BBC ran a short video yesterday about the call to prayer in Egypt. I can’t figure out how to embed it, but the link is here. They report that the government plans to sync the call to prayer in every Cairo mosque to a radio broadcast.
They do this in Amman, Jordan, where I lived and studied for a semester. This means that throughout the whole city the call is more or less uniform, with the same start time, the same accent, etc.
In Cairo, by contrast, the call to prayer is as chaotic as everything else. Each mosque, from Al Azhar to the one room storefront down the block from my apartment, does the call to prayer on its own. Naturally, this leads to cacophony as each mosque tries to drown out the other in enthusiasm and volume. Some mosques have a muezzin with a beautiful voice and clear diction; the aforementioned mosque on my block has a muezzin who sounds like he has emphysema.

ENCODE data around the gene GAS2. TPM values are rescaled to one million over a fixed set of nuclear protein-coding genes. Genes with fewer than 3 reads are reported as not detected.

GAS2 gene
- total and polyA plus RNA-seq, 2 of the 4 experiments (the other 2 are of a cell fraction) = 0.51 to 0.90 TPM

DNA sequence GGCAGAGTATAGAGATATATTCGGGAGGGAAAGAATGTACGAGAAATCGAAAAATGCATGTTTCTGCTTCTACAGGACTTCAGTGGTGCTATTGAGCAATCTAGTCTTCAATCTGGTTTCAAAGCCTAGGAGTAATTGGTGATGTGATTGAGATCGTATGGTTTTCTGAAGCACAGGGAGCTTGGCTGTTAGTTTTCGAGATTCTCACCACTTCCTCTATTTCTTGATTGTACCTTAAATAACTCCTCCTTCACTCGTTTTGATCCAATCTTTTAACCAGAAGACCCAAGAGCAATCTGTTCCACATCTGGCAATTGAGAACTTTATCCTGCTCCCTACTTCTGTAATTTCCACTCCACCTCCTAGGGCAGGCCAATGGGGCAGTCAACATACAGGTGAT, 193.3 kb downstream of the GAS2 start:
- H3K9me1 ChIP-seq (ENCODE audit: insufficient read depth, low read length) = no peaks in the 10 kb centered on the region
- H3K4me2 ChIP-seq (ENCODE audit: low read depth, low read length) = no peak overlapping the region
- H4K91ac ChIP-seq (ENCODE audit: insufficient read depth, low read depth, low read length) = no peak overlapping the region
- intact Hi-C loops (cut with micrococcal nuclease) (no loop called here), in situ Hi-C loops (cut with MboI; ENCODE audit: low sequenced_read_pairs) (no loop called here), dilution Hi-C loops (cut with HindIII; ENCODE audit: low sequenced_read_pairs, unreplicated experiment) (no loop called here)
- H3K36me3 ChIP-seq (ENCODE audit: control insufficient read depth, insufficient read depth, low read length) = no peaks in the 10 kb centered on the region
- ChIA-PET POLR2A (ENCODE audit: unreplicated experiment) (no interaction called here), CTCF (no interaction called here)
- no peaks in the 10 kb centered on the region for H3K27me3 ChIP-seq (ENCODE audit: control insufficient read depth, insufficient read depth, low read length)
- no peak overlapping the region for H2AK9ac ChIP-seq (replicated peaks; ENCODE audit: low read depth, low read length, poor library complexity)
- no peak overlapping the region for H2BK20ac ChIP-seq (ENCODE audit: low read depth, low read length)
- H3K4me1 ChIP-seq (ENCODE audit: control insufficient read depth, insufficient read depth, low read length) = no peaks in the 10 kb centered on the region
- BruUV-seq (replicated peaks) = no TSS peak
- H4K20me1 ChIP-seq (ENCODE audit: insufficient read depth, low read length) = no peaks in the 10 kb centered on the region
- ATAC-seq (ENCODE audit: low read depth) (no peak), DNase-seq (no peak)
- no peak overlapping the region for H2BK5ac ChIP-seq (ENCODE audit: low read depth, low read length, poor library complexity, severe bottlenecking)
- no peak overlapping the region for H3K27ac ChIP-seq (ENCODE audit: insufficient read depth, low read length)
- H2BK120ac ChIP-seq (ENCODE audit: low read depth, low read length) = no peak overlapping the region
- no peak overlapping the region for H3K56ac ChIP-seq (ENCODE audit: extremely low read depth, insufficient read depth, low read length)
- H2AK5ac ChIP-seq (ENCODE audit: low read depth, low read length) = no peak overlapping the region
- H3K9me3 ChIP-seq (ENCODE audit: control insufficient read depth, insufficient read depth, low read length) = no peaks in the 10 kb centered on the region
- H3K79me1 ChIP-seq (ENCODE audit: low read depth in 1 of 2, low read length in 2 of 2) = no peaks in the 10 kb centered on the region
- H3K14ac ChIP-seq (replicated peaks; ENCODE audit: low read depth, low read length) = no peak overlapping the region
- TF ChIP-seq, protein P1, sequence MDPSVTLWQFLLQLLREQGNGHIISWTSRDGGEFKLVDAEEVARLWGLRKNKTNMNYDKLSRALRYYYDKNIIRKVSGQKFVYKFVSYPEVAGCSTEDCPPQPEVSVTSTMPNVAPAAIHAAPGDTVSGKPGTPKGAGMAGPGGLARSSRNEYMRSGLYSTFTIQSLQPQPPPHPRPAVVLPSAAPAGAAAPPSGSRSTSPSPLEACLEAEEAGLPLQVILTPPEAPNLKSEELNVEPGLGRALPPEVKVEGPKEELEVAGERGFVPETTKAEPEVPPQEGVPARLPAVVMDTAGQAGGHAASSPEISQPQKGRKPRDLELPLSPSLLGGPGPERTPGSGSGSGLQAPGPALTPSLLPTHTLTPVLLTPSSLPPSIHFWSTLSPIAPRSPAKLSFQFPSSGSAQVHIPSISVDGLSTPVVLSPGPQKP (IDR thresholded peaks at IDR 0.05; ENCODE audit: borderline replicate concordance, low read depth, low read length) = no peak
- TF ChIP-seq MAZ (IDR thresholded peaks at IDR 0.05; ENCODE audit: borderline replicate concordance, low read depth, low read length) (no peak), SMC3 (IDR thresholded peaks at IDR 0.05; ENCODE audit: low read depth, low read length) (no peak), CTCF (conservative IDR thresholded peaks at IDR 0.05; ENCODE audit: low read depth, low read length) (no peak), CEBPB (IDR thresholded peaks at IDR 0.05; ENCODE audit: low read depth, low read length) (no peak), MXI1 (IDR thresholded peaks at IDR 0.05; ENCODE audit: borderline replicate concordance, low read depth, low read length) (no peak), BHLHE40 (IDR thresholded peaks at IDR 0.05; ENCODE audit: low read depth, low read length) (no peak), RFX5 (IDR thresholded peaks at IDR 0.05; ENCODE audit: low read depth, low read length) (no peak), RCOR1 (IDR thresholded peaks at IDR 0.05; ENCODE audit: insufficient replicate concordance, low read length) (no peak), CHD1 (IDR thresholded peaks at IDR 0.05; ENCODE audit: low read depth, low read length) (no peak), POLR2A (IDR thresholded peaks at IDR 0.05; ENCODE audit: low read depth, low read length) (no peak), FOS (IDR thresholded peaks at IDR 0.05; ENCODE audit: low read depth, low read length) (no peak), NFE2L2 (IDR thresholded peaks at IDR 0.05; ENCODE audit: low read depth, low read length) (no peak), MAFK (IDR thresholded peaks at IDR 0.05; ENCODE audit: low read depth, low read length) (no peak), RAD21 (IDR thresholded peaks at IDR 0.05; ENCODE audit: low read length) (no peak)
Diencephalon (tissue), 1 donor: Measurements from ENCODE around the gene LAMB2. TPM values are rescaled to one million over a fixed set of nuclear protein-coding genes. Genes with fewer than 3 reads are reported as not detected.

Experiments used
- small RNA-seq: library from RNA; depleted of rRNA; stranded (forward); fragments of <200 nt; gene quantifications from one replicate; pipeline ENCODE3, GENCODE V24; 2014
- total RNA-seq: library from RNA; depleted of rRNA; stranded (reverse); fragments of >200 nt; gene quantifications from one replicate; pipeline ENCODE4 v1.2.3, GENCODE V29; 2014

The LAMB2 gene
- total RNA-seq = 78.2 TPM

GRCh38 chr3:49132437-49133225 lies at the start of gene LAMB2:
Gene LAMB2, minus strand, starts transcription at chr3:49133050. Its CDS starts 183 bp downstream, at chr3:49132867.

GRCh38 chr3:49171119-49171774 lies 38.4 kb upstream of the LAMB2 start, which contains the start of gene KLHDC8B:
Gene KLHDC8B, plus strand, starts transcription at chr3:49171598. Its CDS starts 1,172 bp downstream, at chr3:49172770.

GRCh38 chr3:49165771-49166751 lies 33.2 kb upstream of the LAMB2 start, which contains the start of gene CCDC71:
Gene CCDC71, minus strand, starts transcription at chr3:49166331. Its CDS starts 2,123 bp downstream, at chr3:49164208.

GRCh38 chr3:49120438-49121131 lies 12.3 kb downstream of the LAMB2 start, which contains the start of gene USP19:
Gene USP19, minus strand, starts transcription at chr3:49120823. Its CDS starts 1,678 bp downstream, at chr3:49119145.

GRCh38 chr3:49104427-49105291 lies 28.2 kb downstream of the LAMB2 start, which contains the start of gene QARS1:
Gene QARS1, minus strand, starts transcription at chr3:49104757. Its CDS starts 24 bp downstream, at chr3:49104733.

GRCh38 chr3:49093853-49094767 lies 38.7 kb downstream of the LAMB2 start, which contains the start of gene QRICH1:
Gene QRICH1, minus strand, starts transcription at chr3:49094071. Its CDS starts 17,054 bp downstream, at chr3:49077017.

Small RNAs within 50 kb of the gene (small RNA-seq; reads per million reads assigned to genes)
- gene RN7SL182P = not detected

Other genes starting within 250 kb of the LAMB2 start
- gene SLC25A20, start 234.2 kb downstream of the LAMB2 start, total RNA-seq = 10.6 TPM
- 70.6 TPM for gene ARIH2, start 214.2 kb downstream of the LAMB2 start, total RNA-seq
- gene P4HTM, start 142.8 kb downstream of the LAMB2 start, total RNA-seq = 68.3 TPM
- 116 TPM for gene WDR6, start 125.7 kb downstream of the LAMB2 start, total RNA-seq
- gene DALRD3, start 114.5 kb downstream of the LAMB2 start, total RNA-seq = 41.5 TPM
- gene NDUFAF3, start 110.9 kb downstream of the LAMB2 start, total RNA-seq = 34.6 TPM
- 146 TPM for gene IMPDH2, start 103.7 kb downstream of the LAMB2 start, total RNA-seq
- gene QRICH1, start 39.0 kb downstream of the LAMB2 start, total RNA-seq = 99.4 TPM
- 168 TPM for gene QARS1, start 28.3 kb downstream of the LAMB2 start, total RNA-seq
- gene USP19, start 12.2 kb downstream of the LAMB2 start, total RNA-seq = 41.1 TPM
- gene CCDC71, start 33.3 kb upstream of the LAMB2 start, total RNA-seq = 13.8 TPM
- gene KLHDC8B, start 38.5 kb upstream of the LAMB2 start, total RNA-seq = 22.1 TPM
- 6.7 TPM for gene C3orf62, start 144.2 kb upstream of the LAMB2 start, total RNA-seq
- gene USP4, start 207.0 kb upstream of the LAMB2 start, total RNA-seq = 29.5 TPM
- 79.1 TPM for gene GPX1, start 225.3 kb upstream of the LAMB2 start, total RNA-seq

I know that it’s cliched and it’s probably Orientalist, but I love the call to prayer. It’s one of my favorite things about being in Arab countries. The sound is haunting and it’s beautiful. I often tune it out completely, but sometimes it grabs my attention and I stand at the window and–man, this is getting corny–feel a little spiritual. Incidentally, the call for the fajr, or dawn, prayer is a good indication that you’ve stayed up way too late.
I like the way the sound bounces off the buildings and, in certain parts of Cairo, builds toward a crescendo that resembles thunder as each mosque joins in, one by one. It’s pretty cool.
So I guess I’d vote against syncing the whole city’s calls to prayer up to someone’s iPod at the Ministry of Awqaf offices.
But I obviously don’t have a vote.